Passive transfer of virus-specific antibodies confers protection against reproductive failure induced by a virulent strain of porcine reproductive and respiratory syndrome virus and establishes sterilizing immunity

F. A. Osorio, J. A. Galeota, E. Nelson, B. Brodersen, Alan R Doster, R. Wills, F. Zuckermann, W. W. Laegreid

Research output: Contribution to journalArticle

158 Citations (Scopus)

Abstract

Immune mechanisms mediating protective immunity against porcine reproductive and respiratory syndrome virus (PRRSV) are not well understood. The PRRSV-specific humoral immune response has been dismissed as being ineffective and perhaps deleterious for the host. The function of PRRSV antibodies in protective immunity against infection with a highly abortifacient strain of this virus was examined by passive transfer experiments in pregnant swine. All of a group of pregnant gilts (n = 6) that received PRRSV immunoglobulin (Ig) from PRRSV-convalescent, hyperimmune animals were fully protected from reproductive failure as judged by 95% viability of offspring at weaning (15 days of age). On the other hand, the totality of animals in a matched control group (n = 6) receiving anti-pseudorabies virus (PRV) Ig exhibited marked reproductive failure with 4% survival at weaning. Besides protecting the pregnant females from clinical reproductive disease, the passive transfer of PRRSV Ig prevented the challenge virus from infecting the dams and precluded its vertical transmission, as evidenced by the complete absence of infectious PRRSV from the tissues of the dams and lack of infection in their offspring. In summary, these results indicate that PRRSV-Igs are capable of conferring protective immunity against PRRSV and furthermore that these Igs can provide sterilizing immunity in vivo.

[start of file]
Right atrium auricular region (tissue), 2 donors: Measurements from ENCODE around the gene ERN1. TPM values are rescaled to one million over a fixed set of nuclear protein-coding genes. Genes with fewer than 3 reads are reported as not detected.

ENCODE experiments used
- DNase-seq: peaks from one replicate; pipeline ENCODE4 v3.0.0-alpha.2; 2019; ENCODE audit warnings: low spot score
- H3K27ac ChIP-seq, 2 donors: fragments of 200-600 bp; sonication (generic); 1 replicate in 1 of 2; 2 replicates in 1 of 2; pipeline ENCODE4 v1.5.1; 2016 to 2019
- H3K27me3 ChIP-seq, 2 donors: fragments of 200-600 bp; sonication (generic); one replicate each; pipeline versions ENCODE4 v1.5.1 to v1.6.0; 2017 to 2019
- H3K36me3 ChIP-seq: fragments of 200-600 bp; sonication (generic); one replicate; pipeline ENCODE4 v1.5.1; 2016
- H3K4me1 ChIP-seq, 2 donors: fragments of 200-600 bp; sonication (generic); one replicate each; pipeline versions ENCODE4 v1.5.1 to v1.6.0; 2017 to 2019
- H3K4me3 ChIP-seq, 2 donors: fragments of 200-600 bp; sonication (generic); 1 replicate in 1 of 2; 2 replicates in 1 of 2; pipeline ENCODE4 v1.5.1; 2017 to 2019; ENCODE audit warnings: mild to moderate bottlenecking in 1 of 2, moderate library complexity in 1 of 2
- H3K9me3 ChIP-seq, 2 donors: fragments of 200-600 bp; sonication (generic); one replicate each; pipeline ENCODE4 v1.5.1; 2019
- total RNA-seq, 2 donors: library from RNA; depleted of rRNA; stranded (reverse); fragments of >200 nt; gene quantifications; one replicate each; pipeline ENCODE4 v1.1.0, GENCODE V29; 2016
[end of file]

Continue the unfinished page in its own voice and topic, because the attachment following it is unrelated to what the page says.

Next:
Original languageEnglish (US)
Pages (from-to)9-20
Number of pages12
JournalVirology
Volume302
Issue number1
DOIs
StatePublished - Jan 1 2002

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Porcine respiratory and reproductive syndrome virus
Immunity
Viruses
Antibodies
Immunoglobulins
Weaning
Abortifacient Agents
Suid Herpesvirus 1
Humoral Immunity
Infection
Research Design
Swine

Keywords

  • Antibodies
  • PRRSV
  • Protective immunity
  • Swine arterivirus

ASJC Scopus subject areas

  • Virology

Cite this

Passive transfer of virus-specific antibodies confers protection against reproductive failure induced by a virulent strain of porcine reproductive and respiratory syndrome virus and establishes sterilizing immunity. / Osorio, F. A.; Galeota, J. A.; Nelson, E.; Brodersen, B.; Doster, Alan R; Wills, R.; Zuckermann, F.; Laegreid, W. W.

In: Virology, Vol. 302, No. 1, 01.01.2002, p. 9-20.

Research output: Contribution to journalArticle

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abstract = "Immune mechanisms mediating protective immunity against porcine reproductive and respiratory syndrome virus (PRRSV) are not well understood. The PRRSV-specific humoral immune response has been dismissed as being ineffective and perhaps deleterious for the host. The function of PRRSV antibodies in protective immunity against infection with a highly abortifacient strain of this virus was examined by passive transfer experiments in pregnant swine. All of a group of pregnant gilts (n = 6) that received PRRSV immunoglobulin (Ig) from PRRSV-convalescent, hyperimmune animals were fully protected from reproductive failure as judged by 95{\%} viability of offspring at weaning (15 days of age). On the other hand, the totality of animals in a matched control group (n = 6) receiving anti-pseudorabies virus (PRV) Ig exhibited marked reproductive failure with 4{\%} survival at weaning. Besides protecting the pregnant females from clinical reproductive disease, the passive transfer of PRRSV Ig prevented the challenge virus from infecting the dams and precluded its vertical transmission, as evidenced by the complete absence of infectious PRRSV from the tissues of the dams and lack of infection in their offspring. In summary, these results indicate that PRRSV-Igs are capable of conferring protective immunity against PRRSV and furthermore that these Igs can provide sterilizing immunity in vivo.",
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